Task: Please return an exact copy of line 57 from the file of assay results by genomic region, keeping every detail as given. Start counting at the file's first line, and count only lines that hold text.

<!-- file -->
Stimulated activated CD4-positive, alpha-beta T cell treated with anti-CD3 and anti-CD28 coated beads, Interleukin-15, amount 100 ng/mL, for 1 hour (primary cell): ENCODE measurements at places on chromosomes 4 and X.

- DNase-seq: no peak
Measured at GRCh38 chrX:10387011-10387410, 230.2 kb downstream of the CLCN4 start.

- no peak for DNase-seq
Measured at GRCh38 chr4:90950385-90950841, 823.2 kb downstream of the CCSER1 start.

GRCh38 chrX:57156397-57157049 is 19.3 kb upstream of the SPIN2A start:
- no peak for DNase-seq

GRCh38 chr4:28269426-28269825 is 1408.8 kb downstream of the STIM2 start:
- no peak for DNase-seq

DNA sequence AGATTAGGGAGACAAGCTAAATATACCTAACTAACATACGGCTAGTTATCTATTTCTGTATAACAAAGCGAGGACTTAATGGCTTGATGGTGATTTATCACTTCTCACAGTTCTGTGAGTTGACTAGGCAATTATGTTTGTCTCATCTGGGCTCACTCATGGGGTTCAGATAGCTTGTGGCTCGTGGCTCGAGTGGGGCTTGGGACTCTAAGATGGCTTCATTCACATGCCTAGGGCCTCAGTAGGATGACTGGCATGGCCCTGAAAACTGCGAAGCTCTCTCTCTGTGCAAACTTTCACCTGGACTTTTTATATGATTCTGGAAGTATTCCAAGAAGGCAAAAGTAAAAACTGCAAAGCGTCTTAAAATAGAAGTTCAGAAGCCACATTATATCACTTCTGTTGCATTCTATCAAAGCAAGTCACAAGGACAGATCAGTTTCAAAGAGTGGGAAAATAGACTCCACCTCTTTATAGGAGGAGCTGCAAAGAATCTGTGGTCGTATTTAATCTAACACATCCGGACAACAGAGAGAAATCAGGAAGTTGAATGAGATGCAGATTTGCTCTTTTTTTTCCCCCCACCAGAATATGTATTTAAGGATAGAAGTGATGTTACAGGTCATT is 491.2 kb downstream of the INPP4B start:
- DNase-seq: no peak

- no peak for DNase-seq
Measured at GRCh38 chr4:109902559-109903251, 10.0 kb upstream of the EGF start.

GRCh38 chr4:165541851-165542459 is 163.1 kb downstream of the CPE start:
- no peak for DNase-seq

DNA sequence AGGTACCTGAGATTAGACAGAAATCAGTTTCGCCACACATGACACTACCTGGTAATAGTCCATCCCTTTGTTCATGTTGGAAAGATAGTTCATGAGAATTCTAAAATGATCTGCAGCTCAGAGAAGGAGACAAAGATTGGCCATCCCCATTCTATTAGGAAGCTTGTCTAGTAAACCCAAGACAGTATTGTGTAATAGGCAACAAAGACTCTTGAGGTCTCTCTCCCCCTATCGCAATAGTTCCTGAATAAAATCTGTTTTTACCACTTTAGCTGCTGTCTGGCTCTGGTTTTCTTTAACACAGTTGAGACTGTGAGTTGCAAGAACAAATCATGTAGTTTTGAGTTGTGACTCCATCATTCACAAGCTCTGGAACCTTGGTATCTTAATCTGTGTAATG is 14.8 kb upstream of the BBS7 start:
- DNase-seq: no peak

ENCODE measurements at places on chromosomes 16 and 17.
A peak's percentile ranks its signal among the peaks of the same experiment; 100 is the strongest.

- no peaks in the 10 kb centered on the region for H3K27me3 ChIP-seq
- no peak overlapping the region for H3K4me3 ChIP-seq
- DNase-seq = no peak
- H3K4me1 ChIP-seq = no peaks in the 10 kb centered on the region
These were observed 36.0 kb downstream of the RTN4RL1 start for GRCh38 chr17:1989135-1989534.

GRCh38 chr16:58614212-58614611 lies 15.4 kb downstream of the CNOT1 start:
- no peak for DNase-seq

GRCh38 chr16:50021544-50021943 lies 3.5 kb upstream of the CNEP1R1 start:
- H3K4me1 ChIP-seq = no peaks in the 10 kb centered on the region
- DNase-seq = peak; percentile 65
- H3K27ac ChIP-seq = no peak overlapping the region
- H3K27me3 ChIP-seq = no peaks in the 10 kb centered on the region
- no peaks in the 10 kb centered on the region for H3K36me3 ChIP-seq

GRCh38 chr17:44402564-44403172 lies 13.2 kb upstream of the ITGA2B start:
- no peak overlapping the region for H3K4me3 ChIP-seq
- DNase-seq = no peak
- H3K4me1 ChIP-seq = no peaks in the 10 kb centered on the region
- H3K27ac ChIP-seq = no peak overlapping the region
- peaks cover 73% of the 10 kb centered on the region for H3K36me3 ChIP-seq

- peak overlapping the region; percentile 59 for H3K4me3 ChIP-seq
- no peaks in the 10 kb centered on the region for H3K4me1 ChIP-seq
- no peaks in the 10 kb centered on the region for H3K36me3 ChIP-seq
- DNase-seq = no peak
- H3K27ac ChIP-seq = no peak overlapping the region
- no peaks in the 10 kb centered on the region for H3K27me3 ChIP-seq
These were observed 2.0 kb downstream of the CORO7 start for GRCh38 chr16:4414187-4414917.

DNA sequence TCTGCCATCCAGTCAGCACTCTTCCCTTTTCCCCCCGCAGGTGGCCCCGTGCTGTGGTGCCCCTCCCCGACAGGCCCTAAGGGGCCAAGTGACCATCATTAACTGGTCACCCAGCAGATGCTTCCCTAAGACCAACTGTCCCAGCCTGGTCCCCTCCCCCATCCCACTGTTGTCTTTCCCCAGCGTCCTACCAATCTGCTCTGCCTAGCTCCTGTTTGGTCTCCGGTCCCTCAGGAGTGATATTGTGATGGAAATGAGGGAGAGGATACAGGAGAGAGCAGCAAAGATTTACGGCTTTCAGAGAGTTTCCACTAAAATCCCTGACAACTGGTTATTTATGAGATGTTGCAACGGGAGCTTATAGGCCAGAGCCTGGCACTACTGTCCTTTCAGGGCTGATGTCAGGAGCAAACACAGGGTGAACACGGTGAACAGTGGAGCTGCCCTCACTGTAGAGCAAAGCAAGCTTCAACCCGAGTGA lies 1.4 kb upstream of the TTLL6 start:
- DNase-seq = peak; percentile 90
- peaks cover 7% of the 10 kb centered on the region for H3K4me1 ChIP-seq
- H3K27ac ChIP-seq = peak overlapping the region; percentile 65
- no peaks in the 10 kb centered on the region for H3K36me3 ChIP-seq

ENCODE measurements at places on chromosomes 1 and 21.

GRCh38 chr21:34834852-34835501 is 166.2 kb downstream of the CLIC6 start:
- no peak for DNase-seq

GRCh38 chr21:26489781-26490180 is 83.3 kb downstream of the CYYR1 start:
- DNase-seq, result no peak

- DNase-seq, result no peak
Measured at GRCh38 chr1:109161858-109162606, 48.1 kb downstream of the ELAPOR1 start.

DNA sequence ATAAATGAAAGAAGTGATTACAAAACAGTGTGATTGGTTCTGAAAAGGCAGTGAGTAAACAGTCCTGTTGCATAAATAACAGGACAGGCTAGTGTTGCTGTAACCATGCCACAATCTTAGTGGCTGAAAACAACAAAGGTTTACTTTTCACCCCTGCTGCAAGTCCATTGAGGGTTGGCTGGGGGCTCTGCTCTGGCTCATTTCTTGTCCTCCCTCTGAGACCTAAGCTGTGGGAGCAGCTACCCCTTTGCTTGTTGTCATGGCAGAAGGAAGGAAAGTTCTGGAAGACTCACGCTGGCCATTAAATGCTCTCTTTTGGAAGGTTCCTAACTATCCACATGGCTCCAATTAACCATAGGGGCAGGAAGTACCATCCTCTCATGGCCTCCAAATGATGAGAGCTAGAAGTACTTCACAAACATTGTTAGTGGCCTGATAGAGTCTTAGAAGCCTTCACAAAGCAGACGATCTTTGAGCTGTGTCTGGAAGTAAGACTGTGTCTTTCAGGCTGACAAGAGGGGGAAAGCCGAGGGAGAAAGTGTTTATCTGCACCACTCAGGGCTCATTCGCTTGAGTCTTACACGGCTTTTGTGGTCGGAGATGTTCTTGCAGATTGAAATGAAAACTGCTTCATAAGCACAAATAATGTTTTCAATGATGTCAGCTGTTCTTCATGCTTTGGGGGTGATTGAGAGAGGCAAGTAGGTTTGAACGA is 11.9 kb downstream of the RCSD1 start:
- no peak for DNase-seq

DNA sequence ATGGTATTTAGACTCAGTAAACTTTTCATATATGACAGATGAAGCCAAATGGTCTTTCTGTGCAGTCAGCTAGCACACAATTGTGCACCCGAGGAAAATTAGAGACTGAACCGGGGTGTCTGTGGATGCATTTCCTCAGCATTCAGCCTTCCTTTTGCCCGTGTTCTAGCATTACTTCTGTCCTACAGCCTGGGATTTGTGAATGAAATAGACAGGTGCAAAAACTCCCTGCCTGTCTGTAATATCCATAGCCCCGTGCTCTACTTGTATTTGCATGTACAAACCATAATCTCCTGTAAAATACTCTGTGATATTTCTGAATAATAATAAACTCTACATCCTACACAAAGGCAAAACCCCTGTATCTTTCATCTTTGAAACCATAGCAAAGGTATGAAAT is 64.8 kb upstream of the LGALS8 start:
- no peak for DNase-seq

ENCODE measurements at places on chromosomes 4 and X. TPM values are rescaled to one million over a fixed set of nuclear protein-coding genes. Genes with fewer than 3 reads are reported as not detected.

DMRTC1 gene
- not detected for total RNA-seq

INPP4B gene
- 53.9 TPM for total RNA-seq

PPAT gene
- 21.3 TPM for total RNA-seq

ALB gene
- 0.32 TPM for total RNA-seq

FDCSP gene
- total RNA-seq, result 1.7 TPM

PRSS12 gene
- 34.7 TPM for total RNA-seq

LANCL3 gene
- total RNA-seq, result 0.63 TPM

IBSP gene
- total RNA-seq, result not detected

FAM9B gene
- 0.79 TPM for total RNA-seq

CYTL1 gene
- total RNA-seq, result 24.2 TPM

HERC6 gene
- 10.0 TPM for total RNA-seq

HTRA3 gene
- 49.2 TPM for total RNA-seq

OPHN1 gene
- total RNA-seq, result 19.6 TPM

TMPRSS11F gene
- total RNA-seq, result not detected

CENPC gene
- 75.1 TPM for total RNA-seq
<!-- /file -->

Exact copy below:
Measured at GRCh38 chr1:109161858-109162606, 48.1 kb downstream of the ELAPOR1 start.